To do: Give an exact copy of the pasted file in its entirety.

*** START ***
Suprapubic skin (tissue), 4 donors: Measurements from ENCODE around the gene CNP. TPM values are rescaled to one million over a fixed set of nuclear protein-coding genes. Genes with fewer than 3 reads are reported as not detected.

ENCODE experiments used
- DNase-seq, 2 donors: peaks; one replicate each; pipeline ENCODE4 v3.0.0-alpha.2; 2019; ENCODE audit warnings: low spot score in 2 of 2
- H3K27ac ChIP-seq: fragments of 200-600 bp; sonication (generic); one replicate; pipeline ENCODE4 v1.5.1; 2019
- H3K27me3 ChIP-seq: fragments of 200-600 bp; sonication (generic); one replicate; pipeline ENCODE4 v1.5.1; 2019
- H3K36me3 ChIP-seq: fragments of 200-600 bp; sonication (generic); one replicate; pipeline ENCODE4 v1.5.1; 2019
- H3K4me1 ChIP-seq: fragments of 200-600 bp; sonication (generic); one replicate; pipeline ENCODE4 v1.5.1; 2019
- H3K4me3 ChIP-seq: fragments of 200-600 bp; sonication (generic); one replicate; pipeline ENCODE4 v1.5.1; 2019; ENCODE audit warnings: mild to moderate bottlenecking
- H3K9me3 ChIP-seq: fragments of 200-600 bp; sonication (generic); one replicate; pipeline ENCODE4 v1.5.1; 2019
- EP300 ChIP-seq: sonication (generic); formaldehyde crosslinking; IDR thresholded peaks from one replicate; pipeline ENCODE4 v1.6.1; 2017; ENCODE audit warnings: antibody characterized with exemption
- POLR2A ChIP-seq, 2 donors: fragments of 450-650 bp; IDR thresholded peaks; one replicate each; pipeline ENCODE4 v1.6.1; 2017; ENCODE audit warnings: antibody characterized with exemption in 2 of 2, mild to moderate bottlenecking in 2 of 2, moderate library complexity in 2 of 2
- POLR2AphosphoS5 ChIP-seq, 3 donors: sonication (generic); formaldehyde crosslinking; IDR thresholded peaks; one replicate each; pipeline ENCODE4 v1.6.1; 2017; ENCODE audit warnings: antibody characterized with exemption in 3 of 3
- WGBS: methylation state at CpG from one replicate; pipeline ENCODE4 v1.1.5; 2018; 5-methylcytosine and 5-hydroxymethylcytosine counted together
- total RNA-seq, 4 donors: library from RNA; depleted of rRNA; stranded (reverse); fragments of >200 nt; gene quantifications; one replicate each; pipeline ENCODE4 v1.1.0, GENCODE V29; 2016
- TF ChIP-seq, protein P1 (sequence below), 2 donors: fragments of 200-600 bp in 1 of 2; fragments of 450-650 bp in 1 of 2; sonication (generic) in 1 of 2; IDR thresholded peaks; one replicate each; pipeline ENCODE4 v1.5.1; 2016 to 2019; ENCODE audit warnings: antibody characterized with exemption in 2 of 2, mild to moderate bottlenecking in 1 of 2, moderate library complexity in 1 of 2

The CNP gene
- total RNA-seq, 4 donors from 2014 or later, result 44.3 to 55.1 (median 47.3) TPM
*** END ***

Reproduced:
Suprapubic skin (tissue), 4 donors: Measurements from ENCODE around the gene CNP. TPM values are rescaled to one million over a fixed set of nuclear protein-coding genes. Genes with fewer than 3 reads are reported as not detected.

ENCODE experiments used
- DNase-seq, 2 donors: peaks; one replicate each; pipeline ENCODE4 v3.0.0-alpha.2; 2019; ENCODE audit warnings: low spot score in 2 of 2
- H3K27ac ChIP-seq: fragments of 200-600 bp; sonication (generic); one replicate; pipeline ENCODE4 v1.5.1; 2019
- H3K27me3 ChIP-seq: fragments of 200-600 bp; sonication (generic); one replicate; pipeline ENCODE4 v1.5.1; 2019
- H3K36me3 ChIP-seq: fragments of 200-600 bp; sonication (generic); one replicate; pipeline ENCODE4 v1.5.1; 2019
- H3K4me1 ChIP-seq: fragments of 200-600 bp; sonication (generic); one replicate; pipeline ENCODE4 v1.5.1; 2019
- H3K4me3 ChIP-seq: fragments of 200-600 bp; sonication (generic); one replicate; pipeline ENCODE4 v1.5.1; 2019; ENCODE audit warnings: mild to moderate bottlenecking
- H3K9me3 ChIP-seq: fragments of 200-600 bp; sonication (generic); one replicate; pipeline ENCODE4 v1.5.1; 2019
- EP300 ChIP-seq: sonication (generic); formaldehyde crosslinking; IDR thresholded peaks from one replicate; pipeline ENCODE4 v1.6.1; 2017; ENCODE audit warnings: antibody characterized with exemption
- POLR2A ChIP-seq, 2 donors: fragments of 450-650 bp; IDR thresholded peaks; one replicate each; pipeline ENCODE4 v1.6.1; 2017; ENCODE audit warnings: antibody characterized with exemption in 2 of 2, mild to moderate bottlenecking in 2 of 2, moderate library complexity in 2 of 2
- POLR2AphosphoS5 ChIP-seq, 3 donors: sonication (generic); formaldehyde crosslinking; IDR thresholded peaks; one replicate each; pipeline ENCODE4 v1.6.1; 2017; ENCODE audit warnings: antibody characterized with exemption in 3 of 3
- WGBS: methylation state at CpG from one replicate; pipeline ENCODE4 v1.1.5; 2018; 5-methylcytosine and 5-hydroxymethylcytosine counted together
- total RNA-seq, 4 donors: library from RNA; depleted of rRNA; stranded (reverse); fragments of >200 nt; gene quantifications; one replicate each; pipeline ENCODE4 v1.1.0, GENCODE V29; 2016
- TF ChIP-seq, protein P1 (sequence below), 2 donors: fragments of 200-600 bp in 1 of 2; fragments of 450-650 bp in 1 of 2; sonication (generic) in 1 of 2; IDR thresholded peaks; one replicate each; pipeline ENCODE4 v1.5.1; 2016 to 2019; ENCODE audit warnings: antibody characterized with exemption in 2 of 2, mild to moderate bottlenecking in 1 of 2, moderate library complexity in 1 of 2

The CNP gene
- total RNA-seq, 4 donors from 2014 or later, result 44.3 to 55.1 (median 47.3) TPM